I have a few questions concerning the recent story on the Green Island Wildlife Area by DNR staff, in particular Mr. Curt Kemmerer. I am using this platform because I'm sure there are other folks out there with the same questions, and I would ask Mr. Kemmerer if he would kindly clear up a couple of things.
It was mentioned that flooding has had a major impact on the area for seven of the last nine years. However, the entire area except for Brown's lake is surrounded and protected from the river by a dike system. How did the river water get in? I don't understand how flooding on the Mississippi could have much of an effect on the area within the dike unless it has suffered failures of which I'm not aware. Surely the tubes going to the river were closed so as not to allow the river water in.
Another point on water levels, with duck season right around the corner, the water inside the dike is currently extremely low. Perhaps the plan is to raise the water at the last minute and that's fine. If not, this may come as a nasty early-morning surprise to hunters who assumed with the high water on the Mississippi there would be plenty of water to float their boats in Green Island.
And now if I may, a bit of history regarding Green Island from an old duck hunter who has enjoyed those wonderful marshes for nearly 60 years.
It was mentioned in the article that loss of habitat was the reason there are fewer duck hunters, and "waterfowl hunting isn't what it once was." By far the most important reason for the downturn in Green Island waterfowl hunting began about 35 years ago when the DNR called a meeting at Bellevue State Park. They informed us hunters a huge part of the Green Island area including Fish Lake was being closed to hunting for the creation of a new reserve, the main reason being to attract Canada geese. There would be a "call flock" brought in to hopefully create a "Southern Horicon". Of course, most of us hunters were completely against this plan, as there were already plenty of reserve areas nearby. However, we were all assured this was only a "temporary" closure, not to exceed 3 or 4 years. To this day the area has never been re-opened to hunting, and it has gradually attracted more and more ducks. Because of this, the only hope hunters now have is to set up along the boundary of this huge reserve and hope a duck blunders over the line. All other areas, including old Dennsmore and Blake's Lake, which used to be fine hunting areas, are now pretty much hopeless. Anything in the sky that sees the reserve teeming with ducks is dropping in to join them, and a hunter has no chance. This is why so many hunters have given up hunting in Green Island. If the DNR would like to have more duck hunters in Green Island, I suggest re-opening this "temporary" reserve to hunting and watch the hunters return, along with the revenue created by their hunting licenses and duck stamps.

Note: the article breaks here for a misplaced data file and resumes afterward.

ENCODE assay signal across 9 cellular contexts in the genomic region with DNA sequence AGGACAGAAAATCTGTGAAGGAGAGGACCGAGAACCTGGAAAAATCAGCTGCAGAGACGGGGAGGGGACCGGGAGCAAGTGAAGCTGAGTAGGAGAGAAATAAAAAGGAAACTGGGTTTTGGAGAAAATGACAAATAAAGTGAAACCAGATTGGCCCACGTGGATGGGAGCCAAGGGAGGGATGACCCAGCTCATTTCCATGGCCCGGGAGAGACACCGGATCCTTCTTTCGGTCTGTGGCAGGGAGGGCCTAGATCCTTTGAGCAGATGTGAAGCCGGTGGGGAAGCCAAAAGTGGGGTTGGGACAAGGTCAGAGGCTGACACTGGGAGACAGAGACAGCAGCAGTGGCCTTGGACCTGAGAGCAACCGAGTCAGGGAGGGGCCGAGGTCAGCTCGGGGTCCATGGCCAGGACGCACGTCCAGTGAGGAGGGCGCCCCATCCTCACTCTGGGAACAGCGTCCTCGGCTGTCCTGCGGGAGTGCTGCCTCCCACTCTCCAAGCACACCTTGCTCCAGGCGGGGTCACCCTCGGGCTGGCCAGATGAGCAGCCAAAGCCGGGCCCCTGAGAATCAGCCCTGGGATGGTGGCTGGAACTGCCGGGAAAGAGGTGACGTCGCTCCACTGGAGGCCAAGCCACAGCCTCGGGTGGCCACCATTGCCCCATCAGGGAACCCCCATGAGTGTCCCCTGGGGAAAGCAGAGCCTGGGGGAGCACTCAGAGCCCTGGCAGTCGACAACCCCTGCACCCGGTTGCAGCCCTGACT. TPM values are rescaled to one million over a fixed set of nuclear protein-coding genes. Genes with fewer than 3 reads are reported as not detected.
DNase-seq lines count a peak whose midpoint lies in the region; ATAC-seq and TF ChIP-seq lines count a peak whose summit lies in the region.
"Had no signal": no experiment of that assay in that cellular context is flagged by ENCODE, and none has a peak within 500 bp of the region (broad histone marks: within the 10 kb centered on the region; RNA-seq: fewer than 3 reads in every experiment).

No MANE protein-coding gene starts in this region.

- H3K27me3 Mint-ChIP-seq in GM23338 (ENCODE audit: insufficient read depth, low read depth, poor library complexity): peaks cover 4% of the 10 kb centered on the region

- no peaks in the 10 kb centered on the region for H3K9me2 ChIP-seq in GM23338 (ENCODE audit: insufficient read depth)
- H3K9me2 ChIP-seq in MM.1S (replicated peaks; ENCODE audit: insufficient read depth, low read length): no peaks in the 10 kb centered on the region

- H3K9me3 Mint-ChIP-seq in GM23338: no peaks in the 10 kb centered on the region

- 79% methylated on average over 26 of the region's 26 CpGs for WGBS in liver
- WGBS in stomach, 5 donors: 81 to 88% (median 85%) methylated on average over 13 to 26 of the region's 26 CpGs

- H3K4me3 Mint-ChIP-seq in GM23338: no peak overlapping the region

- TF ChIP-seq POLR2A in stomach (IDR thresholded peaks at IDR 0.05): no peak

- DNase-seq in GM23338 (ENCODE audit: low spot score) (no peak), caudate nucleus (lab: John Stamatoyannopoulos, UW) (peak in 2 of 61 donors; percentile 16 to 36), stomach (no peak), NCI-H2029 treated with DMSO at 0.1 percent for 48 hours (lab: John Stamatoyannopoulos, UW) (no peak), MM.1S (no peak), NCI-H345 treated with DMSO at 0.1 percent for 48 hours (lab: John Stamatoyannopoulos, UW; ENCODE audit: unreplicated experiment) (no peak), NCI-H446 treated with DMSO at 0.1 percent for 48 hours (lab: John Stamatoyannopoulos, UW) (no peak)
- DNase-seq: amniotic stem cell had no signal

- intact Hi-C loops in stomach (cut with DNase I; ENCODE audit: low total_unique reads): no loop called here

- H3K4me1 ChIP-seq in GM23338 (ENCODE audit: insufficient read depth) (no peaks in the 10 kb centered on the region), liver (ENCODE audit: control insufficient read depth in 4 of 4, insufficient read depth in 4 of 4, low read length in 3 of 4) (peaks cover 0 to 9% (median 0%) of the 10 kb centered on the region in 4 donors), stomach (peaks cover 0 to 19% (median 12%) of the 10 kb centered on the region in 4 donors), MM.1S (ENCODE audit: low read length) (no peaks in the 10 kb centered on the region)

I wish to thank Mr. Kemmerer in advance for his responses, and for his work in one of my favorite places on earth!